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29 October 1998 Inertial long-stroke linear actuator for low-frequency vibration control
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Abstract
Force actuators used for vibration control, such as shakers and proof-mass actuators, typically use single-phase electromagnetic linear motors that have a range of travel limited to a few inches. For proof-mass actuators, the stroke limitation can be especially constraining because it also limits the force output of the actuator at low frequencies. To overcome this low output at low frequency, we have developed an inertial, long stroke, linear actuator (ILSLA). The ILSLA is built around a three-phase linear motor that is driven by a commutating amplifier to achieve strokes of almost unlimited length. Vibration control applications that can benefit from this technology include precision space structures and large- scale robots.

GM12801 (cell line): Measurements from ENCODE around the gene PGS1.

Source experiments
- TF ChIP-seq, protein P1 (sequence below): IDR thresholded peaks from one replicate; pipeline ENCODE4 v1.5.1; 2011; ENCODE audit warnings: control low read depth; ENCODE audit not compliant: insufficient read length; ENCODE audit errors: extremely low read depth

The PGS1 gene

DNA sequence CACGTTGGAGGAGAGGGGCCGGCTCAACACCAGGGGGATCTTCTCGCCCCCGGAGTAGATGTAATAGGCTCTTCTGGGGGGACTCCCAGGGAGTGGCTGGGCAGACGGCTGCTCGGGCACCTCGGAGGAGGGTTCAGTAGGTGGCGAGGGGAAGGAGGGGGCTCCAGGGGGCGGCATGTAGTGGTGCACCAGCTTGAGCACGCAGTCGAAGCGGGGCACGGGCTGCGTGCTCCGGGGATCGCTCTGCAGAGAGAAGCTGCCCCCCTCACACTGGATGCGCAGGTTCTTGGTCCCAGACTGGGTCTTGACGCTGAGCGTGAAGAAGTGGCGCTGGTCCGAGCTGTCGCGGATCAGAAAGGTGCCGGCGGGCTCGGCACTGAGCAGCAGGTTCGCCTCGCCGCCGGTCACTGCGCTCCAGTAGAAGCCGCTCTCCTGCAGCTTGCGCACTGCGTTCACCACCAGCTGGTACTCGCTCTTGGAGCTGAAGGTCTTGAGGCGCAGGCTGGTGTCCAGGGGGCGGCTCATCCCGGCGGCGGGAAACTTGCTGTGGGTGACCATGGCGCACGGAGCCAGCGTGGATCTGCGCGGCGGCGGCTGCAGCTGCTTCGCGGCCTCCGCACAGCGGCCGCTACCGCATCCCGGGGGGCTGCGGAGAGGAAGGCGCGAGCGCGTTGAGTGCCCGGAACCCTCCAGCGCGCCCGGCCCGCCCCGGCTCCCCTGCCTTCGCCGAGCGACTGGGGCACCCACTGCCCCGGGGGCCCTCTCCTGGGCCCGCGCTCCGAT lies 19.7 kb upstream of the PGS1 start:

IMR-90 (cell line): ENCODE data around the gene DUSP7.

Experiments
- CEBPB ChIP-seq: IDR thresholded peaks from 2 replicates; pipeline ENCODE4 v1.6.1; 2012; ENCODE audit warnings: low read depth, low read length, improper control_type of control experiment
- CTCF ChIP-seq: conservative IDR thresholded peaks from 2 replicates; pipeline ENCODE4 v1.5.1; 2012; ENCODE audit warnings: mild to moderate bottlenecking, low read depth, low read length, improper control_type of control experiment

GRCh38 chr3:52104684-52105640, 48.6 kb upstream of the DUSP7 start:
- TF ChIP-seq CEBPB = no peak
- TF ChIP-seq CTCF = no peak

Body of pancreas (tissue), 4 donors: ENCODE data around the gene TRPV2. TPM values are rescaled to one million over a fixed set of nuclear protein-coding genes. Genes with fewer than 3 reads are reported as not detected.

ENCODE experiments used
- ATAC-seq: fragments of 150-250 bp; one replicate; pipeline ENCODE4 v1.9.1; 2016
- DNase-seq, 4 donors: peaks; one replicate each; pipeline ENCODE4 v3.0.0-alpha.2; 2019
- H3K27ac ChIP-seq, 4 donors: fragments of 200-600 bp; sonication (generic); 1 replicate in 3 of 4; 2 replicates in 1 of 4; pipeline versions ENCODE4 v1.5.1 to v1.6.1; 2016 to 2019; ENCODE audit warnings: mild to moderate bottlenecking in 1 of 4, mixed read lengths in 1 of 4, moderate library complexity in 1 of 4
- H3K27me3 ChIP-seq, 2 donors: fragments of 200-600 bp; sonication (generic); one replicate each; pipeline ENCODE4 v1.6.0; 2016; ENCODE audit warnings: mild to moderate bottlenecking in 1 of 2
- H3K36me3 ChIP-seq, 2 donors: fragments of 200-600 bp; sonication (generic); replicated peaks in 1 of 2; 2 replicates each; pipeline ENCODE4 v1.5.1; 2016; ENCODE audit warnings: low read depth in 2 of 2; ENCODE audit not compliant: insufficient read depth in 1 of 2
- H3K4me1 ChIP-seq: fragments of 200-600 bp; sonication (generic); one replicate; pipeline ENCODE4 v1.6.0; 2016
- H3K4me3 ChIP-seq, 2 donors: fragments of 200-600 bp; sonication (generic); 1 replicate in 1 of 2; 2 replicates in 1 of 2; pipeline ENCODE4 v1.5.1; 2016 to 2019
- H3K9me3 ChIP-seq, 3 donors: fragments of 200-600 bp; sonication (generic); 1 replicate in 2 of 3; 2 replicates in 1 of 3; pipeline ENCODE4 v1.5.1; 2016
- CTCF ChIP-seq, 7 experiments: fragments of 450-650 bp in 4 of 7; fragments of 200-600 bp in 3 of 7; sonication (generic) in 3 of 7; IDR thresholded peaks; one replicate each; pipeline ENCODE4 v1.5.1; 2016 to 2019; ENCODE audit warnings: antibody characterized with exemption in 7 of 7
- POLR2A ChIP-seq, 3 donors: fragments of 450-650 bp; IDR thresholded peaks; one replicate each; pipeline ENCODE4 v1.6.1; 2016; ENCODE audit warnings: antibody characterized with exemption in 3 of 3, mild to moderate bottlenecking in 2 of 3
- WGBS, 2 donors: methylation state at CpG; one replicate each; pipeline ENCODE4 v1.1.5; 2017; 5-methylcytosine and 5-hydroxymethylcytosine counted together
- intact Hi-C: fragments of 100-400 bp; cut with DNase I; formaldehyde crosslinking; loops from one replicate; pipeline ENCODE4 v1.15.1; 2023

© (1998) COPYRIGHT Society of Photo-Optical Instrumentation Engineers (SPIE). Downloading of the abstract is permitted for personal use only.
Scott W. Greeley and Clark A. Updike "Inertial long-stroke linear actuator for low-frequency vibration control", Proc. SPIE 3429, Current Developments in Optical Design and Engineering VII, (29 October 1998); https://doi.org/10.1117/12.328554
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